You don't have to be a garage rocker or a karaoke bar savant to appreciate music. We all love, listen to, talk about and share music.
Of course, in this day and age, people aren't hanging out at the town record store to hear about the next big act. They're logging on to Internet music services the likes of Spotify and Pandora.
If you've listened to Internet radio on iTunes, Pandora, or Spotify you've probably heard advertising, but a new competitor has changed the game. Turntable.fm is a user run DJ democracy that lets individuals interact directly with one another, and play songs based not only on themes and genres, but also on personal interaction. Turntable.fm is focusing on putting the user and love of music first, and leaves the experience completely devoid of advertising (for the time being).
Buzz is great, and the user base for Turntable is growing, but in the end someone's got to pay for all of this. Some big names in the business have started to take notice and the list of contributors thus far is quite impressive. The managers of Madonna and Gaga, Jimmy Fallon, members of The Roots, and others have pooled together a cool $7 million to keep the Turntable project going.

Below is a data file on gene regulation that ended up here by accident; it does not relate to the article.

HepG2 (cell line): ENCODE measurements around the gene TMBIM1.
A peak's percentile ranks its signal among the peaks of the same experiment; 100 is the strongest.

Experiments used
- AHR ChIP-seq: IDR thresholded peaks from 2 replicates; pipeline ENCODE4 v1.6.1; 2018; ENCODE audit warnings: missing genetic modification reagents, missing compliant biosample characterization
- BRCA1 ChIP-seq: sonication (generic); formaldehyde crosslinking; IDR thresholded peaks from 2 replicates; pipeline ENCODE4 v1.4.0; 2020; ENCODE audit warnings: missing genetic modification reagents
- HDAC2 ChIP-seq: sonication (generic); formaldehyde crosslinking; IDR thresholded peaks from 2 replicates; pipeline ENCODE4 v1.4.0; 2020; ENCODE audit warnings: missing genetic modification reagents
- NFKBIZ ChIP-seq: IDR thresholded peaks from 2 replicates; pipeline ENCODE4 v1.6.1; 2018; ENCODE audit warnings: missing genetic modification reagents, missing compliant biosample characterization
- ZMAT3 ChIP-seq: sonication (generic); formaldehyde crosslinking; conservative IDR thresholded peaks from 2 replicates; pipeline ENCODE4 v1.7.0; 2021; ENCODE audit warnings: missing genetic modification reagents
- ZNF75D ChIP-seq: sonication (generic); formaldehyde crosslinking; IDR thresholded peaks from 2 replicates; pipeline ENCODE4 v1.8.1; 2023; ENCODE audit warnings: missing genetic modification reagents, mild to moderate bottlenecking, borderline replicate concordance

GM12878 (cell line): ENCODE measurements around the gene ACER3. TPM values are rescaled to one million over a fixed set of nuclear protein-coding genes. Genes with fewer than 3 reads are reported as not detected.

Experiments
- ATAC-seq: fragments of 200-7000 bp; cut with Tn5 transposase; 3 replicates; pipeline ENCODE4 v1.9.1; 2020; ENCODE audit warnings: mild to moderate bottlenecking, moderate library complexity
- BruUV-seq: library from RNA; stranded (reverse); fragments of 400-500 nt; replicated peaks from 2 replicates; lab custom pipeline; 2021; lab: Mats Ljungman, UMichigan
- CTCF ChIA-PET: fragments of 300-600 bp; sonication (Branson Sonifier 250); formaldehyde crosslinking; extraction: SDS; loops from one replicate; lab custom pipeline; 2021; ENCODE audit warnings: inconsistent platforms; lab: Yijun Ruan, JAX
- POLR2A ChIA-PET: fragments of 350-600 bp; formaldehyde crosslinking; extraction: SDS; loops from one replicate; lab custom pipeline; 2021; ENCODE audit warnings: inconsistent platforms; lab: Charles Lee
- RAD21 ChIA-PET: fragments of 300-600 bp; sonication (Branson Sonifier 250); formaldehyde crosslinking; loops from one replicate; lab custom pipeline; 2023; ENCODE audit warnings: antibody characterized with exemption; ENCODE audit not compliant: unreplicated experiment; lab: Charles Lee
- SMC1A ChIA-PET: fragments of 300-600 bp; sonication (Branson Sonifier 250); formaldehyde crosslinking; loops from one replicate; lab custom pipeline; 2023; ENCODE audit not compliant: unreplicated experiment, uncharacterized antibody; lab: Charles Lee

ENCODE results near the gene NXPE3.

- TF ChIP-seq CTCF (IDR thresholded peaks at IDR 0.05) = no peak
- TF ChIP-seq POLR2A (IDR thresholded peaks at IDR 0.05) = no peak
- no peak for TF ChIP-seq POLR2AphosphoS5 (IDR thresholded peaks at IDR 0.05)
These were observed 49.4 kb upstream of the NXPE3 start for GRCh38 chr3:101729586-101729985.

At this point the future is uncertain for Turntable. Some question the legality of social music sharing, and some labels are hesitant to jump on board. Other labels, such as major indie label Glassnote are more open to social promotion and will receive some special treatment from the Turntable crew as a result. Turntable's Seth Goldstein recently spoke at Billboard's FutureSound Conference, sharing that the site will press on through label restrictions to enrich its existing features (Twitter connectivity just launched!) and move out of beta status by 2012's South by Southwest Festival.
[Contributed by Alex Lockwood, Senior Designer]